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Scuba Diving in Safaga, the Red Sea

Dive Site: Arba Erg

Location: Safaga

Description: Pinnacle dive / night dive

Depth: 1 - 16 metres (3 - 52 feet)

Visibility: 15 metres (50 feet)

Rating: *****

Arba Erg, also sometimes known as Tobia Arba, is an area of seven pinnacles rising up steeply from the seafloor to nearly break the surface. There are four main pinnacles to swim around (arba meaning four in Arabic); the other three are a bit more of a swim.

The dive site is an excellent one with a lot of variety of fish life, some good healthy coral and even a bit of soft coral. A nice, gentle pace will take you effortlessly between the four main ergs to explore their overhangs and caverns and the fish living within them. We saw puffers, big coral groupers, octopus, lots of lionfish, batfish, blue scale emperors and much more.

The night dive that we did here was excellent. We entered the water just before sunset, which allowed our eyes to adjust to the dimming light meaning we didn't have to rely on torches. Again we saw a lot of lionfish patrolling the reef and some big silver fish in a massive shoal following us between the ergs. A small grey moray peered up at us from under its coral boulder. The highlight of the dive was watching a free swimming giant moray cruising through a gap in one of the pinnacles and on up the side of it. He was large even for a giant moray and must have been about 6 foot long.

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Reader Reviews:

Arba'a (or Arba' for short) means "four" in Arabic. Erg is a coral head or small reef piece; therefore by definition this dive site is called Four Reef Pieces. Whilst there are four main ergs here (one split under the surface, making it appear as two) there is also a further erg within easy swimming distance directly east making this translation a little, well, Egyptian. Also referred to as Tobia Arba' after nearby Tobia Island (this should be TŻbya Arba'a which is the incorrect spelling of nearby GezÓret "TŻbya" - TŻbya Island) and yet further referred to as "The Seven Pinnacles" (you do the maths) this site has nearly as many names as it does ergs.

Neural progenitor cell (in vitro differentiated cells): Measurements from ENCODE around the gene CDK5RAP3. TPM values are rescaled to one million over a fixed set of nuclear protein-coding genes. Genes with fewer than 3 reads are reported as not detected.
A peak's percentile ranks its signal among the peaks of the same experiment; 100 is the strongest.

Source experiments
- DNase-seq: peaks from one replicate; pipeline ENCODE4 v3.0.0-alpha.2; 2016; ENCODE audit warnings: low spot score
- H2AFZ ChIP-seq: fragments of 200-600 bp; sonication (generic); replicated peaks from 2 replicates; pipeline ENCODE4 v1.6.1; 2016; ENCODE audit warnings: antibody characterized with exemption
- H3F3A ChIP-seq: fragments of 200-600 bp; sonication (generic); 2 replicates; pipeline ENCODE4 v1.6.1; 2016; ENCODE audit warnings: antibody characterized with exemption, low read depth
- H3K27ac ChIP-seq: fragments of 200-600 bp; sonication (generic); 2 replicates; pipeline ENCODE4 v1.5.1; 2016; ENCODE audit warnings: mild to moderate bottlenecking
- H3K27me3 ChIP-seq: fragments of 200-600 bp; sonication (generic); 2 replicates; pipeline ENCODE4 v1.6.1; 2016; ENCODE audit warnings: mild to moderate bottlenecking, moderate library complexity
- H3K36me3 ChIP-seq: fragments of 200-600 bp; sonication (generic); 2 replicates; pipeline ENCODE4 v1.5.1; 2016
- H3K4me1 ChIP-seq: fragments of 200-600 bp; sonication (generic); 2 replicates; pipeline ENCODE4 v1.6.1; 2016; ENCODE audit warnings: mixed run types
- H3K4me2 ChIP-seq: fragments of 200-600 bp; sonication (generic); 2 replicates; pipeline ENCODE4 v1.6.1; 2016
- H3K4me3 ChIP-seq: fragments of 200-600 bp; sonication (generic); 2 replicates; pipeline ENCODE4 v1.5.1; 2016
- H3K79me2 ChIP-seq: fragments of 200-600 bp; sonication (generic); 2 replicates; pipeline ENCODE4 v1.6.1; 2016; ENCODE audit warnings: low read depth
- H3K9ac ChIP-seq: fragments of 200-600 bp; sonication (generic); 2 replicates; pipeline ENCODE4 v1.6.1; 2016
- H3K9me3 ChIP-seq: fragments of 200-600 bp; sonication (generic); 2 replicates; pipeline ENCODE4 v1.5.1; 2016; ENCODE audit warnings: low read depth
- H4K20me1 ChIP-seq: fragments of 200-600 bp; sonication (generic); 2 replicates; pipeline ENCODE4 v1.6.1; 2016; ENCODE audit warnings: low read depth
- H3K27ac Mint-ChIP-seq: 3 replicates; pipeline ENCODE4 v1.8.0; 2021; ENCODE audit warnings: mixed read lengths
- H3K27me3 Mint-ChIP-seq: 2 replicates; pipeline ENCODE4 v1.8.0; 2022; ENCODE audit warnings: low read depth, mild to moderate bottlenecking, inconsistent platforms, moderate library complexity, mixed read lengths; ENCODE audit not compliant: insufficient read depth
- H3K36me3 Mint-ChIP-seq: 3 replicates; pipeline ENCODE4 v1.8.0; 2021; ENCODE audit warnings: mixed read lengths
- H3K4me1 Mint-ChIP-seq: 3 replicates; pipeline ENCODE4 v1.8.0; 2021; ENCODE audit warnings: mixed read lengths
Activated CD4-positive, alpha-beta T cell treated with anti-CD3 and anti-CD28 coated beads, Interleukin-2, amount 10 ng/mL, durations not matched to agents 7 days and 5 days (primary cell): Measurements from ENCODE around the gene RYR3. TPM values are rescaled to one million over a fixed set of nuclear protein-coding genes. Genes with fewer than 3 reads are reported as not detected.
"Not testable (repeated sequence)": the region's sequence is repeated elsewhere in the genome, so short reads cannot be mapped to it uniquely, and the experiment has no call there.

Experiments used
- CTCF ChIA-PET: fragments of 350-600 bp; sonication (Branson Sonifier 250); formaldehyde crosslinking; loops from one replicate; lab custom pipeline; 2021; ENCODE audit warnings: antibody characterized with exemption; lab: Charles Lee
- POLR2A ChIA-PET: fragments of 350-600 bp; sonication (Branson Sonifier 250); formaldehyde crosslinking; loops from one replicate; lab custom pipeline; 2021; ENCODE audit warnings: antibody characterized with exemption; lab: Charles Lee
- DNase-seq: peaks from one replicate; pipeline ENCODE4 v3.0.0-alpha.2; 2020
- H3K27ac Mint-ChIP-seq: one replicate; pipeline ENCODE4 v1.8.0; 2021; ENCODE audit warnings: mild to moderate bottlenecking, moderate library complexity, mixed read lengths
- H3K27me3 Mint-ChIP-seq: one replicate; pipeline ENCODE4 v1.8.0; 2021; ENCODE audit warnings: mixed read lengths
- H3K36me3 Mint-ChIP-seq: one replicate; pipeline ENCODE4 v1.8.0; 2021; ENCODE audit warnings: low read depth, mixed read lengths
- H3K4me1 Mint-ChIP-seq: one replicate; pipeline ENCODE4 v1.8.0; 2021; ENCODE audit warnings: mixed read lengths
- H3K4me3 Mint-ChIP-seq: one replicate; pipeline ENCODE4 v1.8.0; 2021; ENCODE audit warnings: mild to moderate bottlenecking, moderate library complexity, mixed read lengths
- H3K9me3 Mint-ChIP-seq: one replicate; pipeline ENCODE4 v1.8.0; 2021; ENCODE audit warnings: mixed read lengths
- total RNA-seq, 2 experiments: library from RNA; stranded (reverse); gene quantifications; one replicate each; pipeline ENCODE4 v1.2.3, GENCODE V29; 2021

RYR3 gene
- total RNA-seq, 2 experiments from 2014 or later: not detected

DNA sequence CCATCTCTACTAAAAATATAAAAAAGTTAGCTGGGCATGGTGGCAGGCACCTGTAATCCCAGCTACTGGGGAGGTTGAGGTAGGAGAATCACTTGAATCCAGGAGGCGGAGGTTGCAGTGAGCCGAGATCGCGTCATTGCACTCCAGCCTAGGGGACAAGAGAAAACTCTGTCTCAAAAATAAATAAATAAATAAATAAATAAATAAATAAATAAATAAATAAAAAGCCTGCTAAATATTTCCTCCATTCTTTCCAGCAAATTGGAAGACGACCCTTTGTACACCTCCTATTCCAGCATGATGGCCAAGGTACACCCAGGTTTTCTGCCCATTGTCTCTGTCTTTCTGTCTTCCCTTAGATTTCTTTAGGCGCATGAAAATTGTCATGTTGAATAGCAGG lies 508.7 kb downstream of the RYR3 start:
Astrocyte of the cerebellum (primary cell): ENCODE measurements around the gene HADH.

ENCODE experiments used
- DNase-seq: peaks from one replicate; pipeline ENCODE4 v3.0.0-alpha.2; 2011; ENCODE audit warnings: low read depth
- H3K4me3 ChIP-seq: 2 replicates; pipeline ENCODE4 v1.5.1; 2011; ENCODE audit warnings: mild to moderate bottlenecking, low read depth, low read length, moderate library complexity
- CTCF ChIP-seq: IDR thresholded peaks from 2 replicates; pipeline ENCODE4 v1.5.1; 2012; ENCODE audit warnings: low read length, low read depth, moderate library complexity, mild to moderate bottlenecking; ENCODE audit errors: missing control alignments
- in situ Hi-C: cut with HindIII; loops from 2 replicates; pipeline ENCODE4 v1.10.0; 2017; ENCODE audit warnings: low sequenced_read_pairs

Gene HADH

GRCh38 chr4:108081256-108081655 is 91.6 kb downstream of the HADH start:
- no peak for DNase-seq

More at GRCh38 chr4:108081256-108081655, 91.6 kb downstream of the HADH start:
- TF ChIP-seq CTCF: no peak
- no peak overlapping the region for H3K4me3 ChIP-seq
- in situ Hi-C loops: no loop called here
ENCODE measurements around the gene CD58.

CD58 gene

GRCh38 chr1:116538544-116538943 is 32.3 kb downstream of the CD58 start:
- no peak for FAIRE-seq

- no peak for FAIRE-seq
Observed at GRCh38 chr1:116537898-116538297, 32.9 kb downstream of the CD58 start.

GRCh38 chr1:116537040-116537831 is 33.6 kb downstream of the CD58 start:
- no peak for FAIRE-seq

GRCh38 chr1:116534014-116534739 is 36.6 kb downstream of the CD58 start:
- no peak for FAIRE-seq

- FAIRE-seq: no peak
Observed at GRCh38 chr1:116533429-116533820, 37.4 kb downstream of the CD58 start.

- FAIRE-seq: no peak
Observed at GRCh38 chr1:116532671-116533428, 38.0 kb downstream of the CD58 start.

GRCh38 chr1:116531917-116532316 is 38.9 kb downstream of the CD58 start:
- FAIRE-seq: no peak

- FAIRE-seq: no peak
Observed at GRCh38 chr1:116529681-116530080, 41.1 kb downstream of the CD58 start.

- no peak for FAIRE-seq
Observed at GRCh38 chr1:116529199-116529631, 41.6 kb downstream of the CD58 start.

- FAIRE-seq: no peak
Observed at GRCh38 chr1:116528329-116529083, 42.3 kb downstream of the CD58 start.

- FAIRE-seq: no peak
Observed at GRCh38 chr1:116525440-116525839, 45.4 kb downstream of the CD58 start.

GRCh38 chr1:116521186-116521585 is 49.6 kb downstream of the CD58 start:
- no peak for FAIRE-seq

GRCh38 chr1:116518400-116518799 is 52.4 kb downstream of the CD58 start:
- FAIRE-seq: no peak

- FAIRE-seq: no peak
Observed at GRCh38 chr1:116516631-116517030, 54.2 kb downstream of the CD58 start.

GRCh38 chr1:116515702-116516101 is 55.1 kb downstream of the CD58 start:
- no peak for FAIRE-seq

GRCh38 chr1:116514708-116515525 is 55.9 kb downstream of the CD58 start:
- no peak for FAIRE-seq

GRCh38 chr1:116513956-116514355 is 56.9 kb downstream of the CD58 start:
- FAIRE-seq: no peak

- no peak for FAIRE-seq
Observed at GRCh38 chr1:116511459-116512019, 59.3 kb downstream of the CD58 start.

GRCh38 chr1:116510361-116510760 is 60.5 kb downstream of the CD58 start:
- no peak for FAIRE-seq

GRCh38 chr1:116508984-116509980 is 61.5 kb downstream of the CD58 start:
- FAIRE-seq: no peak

The bases of the ergs are at around 10m with the seafloor sloping gently away to the south where the boats normally moor. There are permanent moorings roped into the top of 3 of the ergs so a 350 to 360 degree bearing once in the water from the back of your dive boat should take you to one of the main ergs. Underwater the 4 main ergs are visible from each other making navigation pretty easy. This site is ideal for night diving when navigation can be a little more challenging, although with a decent torch the ergs can still be easily located from one another. If you do be come disoriented or separated from the ergs the relatively shallow conditions make it easy to surface and regain your position, taking care to check for any boat traffic (although after dark this is unlikely). Whether diving at day or night there is lots to see on this dive. Plenty of antheas, chromis, angelfish, butterflyfish and damselfish densely populate the ergs. Blue spotted rays are the norm and large blue-scale emperorfish hang out on the small coral formations which litter the sea floor between the ergs and around the perimeter. Clearfin lionfish are common and become much more active after dark. Ideal for novice divers and a good night diving spot there is rarely any current here and if present it is likely to run gently from the northeast towards the southwest.

Rik Vercoe, BSAC Advanced Instructor



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